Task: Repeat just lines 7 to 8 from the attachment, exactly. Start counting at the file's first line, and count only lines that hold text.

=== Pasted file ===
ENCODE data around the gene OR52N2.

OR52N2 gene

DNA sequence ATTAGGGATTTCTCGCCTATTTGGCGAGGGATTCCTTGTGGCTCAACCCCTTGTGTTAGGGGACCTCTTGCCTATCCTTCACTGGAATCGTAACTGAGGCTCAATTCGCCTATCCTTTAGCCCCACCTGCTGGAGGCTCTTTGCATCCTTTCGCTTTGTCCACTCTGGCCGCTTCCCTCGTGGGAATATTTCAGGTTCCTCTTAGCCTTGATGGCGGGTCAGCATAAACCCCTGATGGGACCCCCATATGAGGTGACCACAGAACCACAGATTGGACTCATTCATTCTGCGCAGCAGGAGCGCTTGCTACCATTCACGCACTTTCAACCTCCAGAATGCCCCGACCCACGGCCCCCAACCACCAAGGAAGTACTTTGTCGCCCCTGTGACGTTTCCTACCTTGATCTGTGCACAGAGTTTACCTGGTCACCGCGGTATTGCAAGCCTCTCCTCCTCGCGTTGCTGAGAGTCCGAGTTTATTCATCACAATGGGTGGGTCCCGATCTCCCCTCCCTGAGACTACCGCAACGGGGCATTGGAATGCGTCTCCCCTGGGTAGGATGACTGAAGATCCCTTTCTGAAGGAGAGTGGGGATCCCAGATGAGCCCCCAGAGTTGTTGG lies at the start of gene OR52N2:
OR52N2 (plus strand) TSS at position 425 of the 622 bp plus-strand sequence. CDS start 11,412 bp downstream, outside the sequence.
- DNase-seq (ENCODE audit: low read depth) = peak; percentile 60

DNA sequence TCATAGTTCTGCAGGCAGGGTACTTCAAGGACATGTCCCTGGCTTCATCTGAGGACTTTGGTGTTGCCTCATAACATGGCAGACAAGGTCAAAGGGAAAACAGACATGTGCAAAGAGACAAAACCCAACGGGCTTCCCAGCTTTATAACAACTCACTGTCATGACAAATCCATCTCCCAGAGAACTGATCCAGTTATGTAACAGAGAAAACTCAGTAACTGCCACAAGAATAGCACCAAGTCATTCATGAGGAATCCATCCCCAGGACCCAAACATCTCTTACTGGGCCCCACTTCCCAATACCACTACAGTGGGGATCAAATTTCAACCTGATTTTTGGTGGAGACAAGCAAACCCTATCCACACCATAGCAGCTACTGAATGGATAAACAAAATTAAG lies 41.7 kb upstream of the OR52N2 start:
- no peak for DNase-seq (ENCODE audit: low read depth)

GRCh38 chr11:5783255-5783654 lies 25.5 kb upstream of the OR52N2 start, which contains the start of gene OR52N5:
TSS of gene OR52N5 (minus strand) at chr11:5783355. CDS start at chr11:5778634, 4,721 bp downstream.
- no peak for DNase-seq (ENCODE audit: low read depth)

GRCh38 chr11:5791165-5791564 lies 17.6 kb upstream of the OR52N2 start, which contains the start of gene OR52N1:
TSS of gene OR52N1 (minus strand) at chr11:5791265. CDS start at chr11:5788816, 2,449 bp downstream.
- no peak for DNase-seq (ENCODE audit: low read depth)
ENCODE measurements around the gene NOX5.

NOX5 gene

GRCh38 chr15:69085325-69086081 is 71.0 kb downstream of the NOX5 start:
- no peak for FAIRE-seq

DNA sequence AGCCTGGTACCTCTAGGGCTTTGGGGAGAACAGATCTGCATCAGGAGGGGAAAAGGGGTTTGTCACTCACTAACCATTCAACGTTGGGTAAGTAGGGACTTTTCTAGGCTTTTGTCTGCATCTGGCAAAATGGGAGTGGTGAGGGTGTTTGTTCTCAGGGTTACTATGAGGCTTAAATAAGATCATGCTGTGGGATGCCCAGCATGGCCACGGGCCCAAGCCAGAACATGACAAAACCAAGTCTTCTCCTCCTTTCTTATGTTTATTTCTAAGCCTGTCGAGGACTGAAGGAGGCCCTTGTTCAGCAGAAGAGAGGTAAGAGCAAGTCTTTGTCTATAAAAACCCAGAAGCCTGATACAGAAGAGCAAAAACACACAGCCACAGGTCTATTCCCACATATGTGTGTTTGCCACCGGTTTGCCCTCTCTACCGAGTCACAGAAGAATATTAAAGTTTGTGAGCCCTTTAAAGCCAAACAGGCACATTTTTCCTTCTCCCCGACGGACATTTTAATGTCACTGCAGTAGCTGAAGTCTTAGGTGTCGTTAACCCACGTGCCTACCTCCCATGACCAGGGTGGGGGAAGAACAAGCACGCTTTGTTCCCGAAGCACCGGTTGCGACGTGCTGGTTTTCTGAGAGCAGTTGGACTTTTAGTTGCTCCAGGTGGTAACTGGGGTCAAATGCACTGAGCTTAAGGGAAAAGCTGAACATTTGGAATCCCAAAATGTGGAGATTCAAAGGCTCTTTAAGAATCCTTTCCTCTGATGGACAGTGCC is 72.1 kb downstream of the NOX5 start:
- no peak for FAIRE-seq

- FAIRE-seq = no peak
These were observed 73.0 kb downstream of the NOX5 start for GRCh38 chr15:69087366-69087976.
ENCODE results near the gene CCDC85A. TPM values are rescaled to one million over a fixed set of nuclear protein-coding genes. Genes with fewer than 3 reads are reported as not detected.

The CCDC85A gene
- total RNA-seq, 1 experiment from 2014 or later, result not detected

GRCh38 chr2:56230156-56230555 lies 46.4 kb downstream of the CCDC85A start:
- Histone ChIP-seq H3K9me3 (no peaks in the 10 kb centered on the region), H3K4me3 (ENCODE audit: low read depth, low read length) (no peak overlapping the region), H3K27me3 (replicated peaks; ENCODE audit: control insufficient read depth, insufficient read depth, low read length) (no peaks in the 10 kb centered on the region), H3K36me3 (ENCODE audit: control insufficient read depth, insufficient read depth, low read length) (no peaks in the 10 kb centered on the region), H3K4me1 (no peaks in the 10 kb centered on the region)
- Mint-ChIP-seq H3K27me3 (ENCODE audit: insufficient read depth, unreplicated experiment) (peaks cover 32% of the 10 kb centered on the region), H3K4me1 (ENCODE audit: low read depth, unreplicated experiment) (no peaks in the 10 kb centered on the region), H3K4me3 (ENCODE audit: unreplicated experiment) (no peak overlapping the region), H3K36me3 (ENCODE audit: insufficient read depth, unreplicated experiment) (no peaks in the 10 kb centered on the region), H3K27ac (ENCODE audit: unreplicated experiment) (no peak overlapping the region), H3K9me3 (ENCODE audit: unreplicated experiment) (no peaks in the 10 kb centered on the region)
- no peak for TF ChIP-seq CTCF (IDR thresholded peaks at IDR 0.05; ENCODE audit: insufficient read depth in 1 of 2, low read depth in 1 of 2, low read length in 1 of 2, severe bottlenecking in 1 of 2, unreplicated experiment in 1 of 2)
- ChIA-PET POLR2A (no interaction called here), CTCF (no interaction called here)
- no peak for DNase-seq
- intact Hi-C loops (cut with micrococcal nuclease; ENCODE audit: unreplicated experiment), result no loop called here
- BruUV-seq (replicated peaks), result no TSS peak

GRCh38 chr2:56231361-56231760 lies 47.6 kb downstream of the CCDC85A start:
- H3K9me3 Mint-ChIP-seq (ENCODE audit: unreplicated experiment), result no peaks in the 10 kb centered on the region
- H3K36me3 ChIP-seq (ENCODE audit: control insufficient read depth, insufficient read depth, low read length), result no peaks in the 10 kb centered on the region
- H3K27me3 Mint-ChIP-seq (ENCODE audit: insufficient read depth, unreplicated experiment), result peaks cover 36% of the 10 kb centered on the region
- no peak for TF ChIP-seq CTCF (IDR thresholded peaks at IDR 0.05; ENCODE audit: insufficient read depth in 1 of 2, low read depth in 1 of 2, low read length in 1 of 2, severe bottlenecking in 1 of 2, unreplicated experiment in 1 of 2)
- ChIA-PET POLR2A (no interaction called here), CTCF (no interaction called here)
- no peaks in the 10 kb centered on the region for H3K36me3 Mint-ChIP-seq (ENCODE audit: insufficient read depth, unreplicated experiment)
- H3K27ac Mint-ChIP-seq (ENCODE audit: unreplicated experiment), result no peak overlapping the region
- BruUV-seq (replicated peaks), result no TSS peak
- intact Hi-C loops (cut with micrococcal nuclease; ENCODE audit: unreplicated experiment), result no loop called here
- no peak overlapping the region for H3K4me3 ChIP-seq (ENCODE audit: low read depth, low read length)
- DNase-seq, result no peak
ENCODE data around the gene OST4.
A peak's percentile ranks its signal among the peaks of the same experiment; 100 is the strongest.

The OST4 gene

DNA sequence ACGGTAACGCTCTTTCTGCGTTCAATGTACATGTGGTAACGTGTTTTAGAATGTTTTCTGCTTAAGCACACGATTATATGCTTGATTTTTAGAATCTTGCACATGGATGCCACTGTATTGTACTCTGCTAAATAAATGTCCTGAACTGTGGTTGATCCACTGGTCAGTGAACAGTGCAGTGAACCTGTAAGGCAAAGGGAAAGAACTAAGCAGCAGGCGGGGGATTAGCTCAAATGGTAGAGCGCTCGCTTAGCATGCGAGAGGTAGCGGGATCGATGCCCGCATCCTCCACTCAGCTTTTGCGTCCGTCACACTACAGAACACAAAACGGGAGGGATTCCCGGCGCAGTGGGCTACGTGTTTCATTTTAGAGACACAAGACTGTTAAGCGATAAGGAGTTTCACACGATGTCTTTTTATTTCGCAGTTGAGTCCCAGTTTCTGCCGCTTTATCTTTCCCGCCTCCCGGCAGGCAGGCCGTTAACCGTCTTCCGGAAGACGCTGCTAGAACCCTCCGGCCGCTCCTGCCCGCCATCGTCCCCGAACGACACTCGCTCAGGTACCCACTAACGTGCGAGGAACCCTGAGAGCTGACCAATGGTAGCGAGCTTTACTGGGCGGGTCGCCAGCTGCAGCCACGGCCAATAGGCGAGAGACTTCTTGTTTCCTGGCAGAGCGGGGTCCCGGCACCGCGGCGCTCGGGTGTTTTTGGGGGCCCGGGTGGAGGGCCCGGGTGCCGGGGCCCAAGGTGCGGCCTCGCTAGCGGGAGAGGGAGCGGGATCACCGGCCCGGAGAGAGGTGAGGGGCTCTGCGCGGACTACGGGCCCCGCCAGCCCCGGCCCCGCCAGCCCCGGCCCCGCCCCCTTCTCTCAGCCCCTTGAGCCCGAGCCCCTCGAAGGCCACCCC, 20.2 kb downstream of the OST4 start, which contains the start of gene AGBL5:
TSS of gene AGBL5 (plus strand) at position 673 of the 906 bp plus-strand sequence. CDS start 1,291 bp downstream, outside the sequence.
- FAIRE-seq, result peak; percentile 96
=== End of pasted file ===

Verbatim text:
- no peak for DNase-seq (ENCODE audit: low read depth)

GRCh38 chr11:5783255-5783654 lies 25.5 kb upstream of the OR52N2 start, which contains the start of gene OR52N5: